February 27, 2020

Kirk Douglas, who passed away earlier this month at the ripe old age of 103, chose charity over his son Michael when deciding how to divide up his $61 million fortune, giving it away to various charities through the Douglas Foundation. Whilst this may be extreme, and Michael Douglas is unlikely to be short of a penny, in many other cases children may not be happy with the snub.

So what if a Will doesn’t go your way, or the way you expected it to be?

Making a Will allows you to express your final wishes clearly, and without one you are leaving it up to the law to decide how your estate (your money, possessions and property) is passed on. It is important therefore that everyone has a Will, and equally as important that you discuss your intentions with your family. It may well be an awkward conversation, but talking about your plans for what you leave in your will should mean fewer squabbles and less resentment when you are gone.

With endlessly complicated efforts to settle the legendary musician Prince’s estate and Aretha Franklin’s sons in a dispute over the Queen of Soul’s will, it is not uncommon to think that you can contest a will.

The situation may be different in Hollywood, but despite contrary belief, contesting a will in Scotland is a very difficult process.

While it is accepted that a person is entitled to decide how their property is distributed after they die, there are specific circumstances when the contents of a will can be challenged. In order for a will to be valid, the person making the will must have testamentary capacity – they must be old enough (over the age of 12), be in ‘sound mind’, and not under undue influence.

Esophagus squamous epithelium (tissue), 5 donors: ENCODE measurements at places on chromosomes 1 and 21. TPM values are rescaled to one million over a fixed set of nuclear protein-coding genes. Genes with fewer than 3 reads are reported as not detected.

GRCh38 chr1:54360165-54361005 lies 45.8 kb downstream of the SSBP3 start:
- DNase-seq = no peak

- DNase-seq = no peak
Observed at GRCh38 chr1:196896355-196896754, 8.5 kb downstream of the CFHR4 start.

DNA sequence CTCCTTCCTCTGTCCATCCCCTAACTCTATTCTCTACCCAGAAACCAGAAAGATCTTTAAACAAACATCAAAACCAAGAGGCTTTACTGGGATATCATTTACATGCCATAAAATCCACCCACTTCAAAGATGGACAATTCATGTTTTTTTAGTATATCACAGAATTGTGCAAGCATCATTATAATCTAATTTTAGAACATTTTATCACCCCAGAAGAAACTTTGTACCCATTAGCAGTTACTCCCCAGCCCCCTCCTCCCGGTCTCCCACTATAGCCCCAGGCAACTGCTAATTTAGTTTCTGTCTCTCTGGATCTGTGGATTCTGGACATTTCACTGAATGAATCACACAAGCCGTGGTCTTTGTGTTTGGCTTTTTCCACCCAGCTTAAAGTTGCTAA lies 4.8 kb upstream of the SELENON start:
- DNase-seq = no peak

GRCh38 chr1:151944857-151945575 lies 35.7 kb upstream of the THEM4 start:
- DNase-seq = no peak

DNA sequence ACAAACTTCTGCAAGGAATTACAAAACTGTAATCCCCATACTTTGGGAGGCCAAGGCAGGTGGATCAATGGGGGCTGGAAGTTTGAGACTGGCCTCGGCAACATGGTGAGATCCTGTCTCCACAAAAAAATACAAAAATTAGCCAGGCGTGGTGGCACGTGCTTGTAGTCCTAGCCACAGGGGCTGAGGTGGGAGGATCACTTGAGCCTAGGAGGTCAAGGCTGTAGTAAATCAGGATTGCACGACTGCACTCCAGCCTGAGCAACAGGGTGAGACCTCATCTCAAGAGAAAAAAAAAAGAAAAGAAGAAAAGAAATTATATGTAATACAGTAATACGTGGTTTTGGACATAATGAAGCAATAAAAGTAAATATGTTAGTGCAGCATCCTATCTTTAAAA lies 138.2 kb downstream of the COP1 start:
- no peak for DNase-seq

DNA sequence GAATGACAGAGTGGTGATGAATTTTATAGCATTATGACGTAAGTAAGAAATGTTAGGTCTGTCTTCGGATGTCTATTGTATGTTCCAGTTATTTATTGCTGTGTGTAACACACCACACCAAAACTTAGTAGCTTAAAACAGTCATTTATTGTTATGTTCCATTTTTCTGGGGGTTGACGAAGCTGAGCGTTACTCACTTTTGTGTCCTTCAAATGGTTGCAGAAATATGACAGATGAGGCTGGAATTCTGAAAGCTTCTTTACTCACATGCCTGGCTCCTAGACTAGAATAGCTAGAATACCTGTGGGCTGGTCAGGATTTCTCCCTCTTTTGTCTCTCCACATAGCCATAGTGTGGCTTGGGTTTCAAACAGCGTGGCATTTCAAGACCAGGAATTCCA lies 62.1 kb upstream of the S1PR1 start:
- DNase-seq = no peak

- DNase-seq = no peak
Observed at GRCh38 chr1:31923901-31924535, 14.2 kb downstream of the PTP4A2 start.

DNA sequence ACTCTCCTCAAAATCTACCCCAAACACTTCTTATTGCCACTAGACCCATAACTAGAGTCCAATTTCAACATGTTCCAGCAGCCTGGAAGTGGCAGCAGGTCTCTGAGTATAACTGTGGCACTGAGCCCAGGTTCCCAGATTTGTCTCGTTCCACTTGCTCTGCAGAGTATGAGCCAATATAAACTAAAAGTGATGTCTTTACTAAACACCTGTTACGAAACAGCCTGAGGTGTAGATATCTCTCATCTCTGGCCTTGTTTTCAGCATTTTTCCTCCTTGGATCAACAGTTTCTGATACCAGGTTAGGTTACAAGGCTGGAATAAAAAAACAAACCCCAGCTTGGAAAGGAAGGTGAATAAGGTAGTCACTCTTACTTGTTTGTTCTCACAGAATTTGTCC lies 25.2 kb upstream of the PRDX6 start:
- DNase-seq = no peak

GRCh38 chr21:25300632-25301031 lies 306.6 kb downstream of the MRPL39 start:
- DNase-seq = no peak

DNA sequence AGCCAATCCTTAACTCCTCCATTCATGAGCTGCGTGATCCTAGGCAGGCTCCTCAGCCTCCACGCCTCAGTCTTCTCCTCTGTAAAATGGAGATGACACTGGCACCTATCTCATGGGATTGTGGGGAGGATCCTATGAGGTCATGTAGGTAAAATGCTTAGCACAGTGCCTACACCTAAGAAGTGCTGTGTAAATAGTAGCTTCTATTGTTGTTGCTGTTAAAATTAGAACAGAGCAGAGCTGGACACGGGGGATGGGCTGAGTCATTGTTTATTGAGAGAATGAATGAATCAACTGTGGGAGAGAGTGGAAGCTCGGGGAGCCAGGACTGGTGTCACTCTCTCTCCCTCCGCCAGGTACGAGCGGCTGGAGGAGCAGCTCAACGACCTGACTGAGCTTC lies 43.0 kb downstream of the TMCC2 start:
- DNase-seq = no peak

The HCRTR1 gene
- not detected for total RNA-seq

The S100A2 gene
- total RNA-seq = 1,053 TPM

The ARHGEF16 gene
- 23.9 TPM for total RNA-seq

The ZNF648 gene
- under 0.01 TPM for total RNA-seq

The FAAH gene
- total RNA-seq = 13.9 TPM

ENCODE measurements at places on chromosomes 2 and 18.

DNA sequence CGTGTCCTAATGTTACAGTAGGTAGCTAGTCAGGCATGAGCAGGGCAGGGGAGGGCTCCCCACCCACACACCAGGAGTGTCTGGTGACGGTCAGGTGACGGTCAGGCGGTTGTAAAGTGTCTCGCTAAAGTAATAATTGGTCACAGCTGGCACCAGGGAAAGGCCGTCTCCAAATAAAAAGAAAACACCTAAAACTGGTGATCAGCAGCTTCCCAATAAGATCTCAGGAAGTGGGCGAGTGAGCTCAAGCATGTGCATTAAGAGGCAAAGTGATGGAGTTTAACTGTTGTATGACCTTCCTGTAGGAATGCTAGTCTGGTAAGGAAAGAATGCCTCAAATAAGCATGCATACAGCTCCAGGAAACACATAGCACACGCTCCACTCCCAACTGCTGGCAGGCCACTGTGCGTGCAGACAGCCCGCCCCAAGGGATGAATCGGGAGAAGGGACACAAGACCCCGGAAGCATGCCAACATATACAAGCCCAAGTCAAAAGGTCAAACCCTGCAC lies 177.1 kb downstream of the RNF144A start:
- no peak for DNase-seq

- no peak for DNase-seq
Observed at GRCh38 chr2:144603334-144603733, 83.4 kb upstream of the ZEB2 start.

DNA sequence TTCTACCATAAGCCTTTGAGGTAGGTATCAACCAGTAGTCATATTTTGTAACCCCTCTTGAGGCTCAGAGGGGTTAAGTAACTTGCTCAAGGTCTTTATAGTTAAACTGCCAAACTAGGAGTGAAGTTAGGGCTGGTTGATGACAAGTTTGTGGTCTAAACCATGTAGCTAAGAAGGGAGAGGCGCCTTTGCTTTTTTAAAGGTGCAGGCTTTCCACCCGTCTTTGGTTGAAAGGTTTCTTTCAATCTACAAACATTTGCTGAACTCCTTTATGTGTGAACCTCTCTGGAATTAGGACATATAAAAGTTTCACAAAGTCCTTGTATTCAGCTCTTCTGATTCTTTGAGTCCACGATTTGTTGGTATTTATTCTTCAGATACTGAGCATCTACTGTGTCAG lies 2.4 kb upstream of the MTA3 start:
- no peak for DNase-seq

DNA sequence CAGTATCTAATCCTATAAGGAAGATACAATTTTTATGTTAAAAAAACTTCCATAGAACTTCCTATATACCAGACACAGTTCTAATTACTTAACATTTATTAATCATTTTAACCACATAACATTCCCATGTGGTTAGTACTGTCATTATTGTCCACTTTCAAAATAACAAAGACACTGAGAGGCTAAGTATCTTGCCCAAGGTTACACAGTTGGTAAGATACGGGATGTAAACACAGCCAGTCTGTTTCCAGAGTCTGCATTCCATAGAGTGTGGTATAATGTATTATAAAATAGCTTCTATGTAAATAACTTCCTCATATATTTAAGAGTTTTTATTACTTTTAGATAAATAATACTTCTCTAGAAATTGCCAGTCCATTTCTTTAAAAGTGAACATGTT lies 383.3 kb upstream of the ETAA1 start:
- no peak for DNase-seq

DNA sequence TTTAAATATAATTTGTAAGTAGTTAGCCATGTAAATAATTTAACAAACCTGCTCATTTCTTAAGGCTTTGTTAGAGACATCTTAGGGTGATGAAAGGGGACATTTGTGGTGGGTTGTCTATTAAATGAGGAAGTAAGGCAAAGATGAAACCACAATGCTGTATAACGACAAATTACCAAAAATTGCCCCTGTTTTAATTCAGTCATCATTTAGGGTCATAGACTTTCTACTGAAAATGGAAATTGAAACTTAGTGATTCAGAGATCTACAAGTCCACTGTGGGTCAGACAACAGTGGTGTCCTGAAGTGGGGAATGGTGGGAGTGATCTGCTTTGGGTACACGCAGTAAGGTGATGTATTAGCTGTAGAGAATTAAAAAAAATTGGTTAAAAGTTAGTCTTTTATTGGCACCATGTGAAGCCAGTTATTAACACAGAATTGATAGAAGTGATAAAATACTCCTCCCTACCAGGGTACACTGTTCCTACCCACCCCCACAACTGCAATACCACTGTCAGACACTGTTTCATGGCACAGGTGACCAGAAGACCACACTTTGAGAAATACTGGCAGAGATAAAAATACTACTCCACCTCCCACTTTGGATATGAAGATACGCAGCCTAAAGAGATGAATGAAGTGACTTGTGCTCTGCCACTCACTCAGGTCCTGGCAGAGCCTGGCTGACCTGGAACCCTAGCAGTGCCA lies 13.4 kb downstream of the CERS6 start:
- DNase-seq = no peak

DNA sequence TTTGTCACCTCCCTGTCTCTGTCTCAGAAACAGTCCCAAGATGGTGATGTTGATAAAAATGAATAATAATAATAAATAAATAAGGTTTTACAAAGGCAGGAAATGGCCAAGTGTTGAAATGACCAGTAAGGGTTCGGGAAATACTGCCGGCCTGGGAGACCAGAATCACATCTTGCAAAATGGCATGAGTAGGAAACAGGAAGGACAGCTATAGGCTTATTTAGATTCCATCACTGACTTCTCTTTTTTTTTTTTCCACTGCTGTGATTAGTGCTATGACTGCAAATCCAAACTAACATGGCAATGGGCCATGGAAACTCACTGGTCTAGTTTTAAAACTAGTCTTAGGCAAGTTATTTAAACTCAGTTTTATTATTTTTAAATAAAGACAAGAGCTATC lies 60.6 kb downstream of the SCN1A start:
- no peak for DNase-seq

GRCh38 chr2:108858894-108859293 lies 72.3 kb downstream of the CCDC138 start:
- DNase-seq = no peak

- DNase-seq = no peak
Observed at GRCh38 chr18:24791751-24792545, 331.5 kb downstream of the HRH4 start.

Assuming this is the case, and the Will is deemed as valid (and not thought to be a fraud), then the only “come back” would be for a child or spouse to claim their Legal Rights.

Legal Rights in Scotland are an automatic entitlement enjoyed by the surviving spouse, civil partner and any children (including any adopted and illegitimate children), and sometimes grandchildren, of the deceased. A spouse will continue to have a prospective entitlement to Legal Rights even during separation before a divorce has been finalised.

A surviving spouse/civil partner or children can make a claim on the estate of a deceased person using their Legal Rights up to twenty years from the death. These Legal Rights are calculated against ‘moveable’ property which means that your spouse and children are entitled to a share in your estate, excluding the value of land and buildings owned by you as an individual. In other words, they can make a claim on bank accounts, share portfolios, savings, personal belongings, cars etc.

If someone claims their Legal Rights this will usually reduce the intended shares of other parties and can lead to family conflict.

However, just because your sibling decides to contest the will doesn’t mean he’s going to actually overturn the will. Not only is contesting a will expensive and time-consuming, it is very difficult to do, therefore it is important to lay it out in black in white at the beginning and ensure all the family are on board.